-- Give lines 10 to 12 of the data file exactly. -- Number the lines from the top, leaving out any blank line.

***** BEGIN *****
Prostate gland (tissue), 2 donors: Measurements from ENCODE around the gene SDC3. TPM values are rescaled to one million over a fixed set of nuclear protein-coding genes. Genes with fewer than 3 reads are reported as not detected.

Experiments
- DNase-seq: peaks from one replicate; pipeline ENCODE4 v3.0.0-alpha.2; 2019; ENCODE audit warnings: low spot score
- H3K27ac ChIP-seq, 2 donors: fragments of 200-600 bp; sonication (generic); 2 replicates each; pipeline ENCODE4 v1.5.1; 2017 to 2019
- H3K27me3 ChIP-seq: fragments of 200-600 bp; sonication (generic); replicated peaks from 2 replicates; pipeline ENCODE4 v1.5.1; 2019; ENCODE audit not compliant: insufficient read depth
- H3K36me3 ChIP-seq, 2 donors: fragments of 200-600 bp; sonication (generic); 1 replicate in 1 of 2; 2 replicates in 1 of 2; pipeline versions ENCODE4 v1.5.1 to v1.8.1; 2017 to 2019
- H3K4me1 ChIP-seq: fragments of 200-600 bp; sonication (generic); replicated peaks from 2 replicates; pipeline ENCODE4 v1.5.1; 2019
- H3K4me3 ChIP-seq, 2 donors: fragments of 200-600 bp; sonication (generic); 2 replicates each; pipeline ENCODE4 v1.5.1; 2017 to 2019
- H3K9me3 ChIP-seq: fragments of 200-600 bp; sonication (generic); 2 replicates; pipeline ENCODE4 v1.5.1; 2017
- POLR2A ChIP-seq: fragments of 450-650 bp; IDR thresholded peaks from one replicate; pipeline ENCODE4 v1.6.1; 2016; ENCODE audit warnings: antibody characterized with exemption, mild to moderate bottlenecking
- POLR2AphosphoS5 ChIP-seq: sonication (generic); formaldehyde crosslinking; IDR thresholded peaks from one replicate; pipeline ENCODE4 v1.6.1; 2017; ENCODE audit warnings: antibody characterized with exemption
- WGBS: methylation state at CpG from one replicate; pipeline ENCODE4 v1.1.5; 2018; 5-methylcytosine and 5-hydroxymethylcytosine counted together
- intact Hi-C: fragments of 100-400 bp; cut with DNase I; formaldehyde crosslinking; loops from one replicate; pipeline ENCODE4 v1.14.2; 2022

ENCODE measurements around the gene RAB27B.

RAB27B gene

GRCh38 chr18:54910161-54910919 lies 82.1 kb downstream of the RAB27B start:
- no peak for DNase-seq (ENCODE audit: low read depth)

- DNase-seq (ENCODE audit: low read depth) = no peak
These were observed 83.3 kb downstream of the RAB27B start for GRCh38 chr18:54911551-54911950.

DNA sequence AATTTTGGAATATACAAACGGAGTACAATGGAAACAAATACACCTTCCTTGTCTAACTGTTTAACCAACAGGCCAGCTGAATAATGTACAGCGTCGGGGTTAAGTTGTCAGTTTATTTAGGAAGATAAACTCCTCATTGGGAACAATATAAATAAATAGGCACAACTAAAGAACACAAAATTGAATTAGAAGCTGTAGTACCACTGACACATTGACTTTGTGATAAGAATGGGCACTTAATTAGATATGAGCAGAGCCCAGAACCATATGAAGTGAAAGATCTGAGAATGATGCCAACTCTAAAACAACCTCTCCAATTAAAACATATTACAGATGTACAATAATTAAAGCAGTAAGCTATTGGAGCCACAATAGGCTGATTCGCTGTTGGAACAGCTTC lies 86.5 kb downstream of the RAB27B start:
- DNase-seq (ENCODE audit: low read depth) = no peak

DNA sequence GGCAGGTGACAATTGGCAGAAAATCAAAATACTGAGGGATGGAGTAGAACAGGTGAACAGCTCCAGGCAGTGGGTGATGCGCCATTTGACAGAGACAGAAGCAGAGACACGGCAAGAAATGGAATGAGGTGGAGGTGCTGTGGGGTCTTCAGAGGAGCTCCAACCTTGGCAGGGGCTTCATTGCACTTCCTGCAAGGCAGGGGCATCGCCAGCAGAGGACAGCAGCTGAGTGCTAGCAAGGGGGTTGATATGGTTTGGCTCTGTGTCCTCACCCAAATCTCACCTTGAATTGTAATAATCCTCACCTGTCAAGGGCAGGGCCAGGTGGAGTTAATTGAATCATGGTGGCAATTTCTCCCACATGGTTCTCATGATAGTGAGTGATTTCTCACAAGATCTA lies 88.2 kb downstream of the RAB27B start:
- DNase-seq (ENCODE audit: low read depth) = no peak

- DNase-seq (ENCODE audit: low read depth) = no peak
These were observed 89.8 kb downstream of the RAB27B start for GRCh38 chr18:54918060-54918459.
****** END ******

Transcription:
- POLR2A ChIP-seq: fragments of 450-650 bp; IDR thresholded peaks from one replicate; pipeline ENCODE4 v1.6.1; 2016; ENCODE audit warnings: antibody characterized with exemption, mild to moderate bottlenecking
- POLR2AphosphoS5 ChIP-seq: sonication (generic); formaldehyde crosslinking; IDR thresholded peaks from one replicate; pipeline ENCODE4 v1.6.1; 2017; ENCODE audit warnings: antibody characterized with exemption
- WGBS: methylation state at CpG from one replicate; pipeline ENCODE4 v1.1.5; 2018; 5-methylcytosine and 5-hydroxymethylcytosine counted together